We are independent & ad-supported. We may earn a commission for purchases made through our links.
Advertiser Disclosure
Our website is an independent, advertising-supported platform. We provide our content free of charge to our readers, and to keep it that way, we rely on revenue generated through advertisements and affiliate partnerships. This means that when you click on certain links on our site and make a purchase, we may earn a commission. Learn more.
How We Make Money
We sustain our operations through affiliate commissions and advertising. If you click on an affiliate link and make a purchase, we may receive a commission from the merchant at no additional cost to you. We also display advertisements on our website, which help generate revenue to support our work and keep our content free for readers. Our editorial team operates independently of our advertising and affiliate partnerships to ensure that our content remains unbiased and focused on providing you with the best information and recommendations based on thorough research and honest evaluations. To remain transparent, we’ve provided a list of our current affiliate partners here.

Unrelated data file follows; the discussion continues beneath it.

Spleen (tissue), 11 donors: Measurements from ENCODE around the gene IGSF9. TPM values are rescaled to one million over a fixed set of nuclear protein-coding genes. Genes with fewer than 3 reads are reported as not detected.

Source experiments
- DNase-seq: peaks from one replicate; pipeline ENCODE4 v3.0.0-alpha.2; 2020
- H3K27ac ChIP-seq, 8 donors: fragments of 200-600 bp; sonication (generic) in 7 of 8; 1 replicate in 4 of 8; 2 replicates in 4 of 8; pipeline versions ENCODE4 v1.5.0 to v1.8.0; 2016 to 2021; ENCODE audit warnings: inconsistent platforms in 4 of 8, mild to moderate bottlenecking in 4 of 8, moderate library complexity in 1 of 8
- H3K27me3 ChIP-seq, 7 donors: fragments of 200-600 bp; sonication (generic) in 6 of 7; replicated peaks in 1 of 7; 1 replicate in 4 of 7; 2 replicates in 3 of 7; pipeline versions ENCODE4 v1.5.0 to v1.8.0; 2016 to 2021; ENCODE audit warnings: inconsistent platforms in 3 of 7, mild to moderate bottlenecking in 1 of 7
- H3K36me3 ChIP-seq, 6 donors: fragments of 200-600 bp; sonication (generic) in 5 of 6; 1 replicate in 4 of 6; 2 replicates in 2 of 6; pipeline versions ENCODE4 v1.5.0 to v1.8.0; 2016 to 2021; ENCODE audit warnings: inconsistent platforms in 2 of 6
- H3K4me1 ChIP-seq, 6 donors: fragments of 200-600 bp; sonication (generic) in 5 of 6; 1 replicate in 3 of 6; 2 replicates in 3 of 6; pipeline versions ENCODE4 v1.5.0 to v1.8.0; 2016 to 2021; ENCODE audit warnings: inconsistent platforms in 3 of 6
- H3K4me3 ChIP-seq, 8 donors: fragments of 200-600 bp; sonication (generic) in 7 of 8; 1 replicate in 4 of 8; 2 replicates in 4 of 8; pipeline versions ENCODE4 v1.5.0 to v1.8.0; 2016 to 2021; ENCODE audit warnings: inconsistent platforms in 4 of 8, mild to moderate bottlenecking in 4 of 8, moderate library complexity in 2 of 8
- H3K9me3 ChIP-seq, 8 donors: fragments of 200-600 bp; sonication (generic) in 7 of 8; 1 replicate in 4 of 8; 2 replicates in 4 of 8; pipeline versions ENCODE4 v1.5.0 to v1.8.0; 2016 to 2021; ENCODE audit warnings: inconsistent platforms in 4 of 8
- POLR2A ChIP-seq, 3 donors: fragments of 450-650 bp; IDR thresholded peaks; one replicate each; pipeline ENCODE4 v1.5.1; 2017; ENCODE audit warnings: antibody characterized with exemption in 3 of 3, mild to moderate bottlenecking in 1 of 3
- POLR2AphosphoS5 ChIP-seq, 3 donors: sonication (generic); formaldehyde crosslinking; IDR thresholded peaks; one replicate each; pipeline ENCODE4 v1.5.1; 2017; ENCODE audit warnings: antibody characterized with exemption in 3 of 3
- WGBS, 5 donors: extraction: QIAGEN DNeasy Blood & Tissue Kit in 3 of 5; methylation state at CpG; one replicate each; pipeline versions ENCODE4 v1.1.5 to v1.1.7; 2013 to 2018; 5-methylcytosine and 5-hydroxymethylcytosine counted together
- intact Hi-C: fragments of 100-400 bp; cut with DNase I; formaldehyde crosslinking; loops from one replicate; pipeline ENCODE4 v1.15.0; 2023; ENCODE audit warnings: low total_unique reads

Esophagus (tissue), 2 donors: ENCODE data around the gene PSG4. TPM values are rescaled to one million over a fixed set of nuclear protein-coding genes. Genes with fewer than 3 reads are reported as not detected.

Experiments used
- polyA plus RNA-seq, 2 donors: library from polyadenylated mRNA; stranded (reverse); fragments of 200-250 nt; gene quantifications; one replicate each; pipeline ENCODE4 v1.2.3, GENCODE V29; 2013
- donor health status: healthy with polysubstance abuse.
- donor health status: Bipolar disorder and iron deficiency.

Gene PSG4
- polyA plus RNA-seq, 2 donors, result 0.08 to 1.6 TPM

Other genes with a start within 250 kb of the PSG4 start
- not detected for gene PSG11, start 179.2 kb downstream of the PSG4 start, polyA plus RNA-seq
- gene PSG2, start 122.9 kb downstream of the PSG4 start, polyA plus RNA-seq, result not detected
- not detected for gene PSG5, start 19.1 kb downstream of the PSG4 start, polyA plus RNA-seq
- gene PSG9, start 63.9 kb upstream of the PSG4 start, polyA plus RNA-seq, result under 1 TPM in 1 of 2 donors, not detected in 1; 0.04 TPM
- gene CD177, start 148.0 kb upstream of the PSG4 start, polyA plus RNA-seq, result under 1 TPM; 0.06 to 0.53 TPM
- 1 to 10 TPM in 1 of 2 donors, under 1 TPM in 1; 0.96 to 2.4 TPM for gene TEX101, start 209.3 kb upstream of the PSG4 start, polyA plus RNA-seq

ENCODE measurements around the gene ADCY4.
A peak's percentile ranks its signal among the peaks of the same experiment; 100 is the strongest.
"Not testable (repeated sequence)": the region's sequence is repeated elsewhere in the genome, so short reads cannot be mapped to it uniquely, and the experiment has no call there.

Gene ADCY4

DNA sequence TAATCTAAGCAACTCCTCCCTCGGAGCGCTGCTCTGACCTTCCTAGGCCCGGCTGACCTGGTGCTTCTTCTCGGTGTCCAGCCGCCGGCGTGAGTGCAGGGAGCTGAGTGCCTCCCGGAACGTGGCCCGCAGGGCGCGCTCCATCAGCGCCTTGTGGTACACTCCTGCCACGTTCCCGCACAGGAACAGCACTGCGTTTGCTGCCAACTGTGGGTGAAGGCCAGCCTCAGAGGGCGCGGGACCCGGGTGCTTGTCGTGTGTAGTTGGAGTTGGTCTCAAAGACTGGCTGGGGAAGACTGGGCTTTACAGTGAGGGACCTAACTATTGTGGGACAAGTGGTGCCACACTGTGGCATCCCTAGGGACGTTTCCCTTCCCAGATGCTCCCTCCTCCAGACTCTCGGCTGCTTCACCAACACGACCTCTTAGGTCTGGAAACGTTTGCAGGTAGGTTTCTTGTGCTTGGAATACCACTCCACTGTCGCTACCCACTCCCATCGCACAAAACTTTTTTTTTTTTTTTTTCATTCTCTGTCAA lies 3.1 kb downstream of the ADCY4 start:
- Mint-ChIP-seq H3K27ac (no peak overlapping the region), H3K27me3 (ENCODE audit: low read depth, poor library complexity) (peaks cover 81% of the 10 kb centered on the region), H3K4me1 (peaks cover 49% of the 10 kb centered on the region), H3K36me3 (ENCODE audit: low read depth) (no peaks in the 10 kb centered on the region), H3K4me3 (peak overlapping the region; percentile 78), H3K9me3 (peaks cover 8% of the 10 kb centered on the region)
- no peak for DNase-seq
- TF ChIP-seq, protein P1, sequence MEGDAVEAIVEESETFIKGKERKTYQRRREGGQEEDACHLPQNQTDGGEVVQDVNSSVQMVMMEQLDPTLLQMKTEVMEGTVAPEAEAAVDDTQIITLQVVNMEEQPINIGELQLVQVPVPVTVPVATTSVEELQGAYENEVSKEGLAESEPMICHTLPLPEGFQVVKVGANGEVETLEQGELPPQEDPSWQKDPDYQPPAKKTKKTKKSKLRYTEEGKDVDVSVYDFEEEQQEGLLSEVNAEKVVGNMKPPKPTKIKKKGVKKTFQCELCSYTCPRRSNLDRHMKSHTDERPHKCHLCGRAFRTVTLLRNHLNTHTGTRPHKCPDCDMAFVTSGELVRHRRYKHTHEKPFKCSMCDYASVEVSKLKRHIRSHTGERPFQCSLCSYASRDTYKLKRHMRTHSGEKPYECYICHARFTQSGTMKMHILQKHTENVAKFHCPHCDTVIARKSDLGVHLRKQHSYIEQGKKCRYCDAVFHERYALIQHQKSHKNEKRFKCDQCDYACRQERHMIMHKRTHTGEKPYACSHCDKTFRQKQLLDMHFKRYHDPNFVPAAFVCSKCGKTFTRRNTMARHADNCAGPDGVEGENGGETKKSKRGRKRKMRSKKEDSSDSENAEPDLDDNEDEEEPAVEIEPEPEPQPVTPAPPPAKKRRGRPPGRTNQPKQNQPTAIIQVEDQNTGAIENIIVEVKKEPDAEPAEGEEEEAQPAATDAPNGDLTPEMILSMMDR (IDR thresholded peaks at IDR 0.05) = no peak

What is Pashmina?

By Brendan McGuigan
Updated May 21, 2024
Our promise to you
BeautyAnswered is dedicated to creating trustworthy, high-quality content that always prioritizes transparency, integrity, and inclusivity above all else. Our ensure that our content creation and review process includes rigorous fact-checking, evidence-based, and continual updates to ensure accuracy and reliability.

Our Promise to you

Founded in 2002, our company has been a trusted resource for readers seeking informative and engaging content. Our dedication to quality remains unwavering—and will never change. We follow a strict editorial policy, ensuring that our content is authored by highly qualified professionals and edited by subject matter experts. This guarantees that everything we publish is objective, accurate, and trustworthy.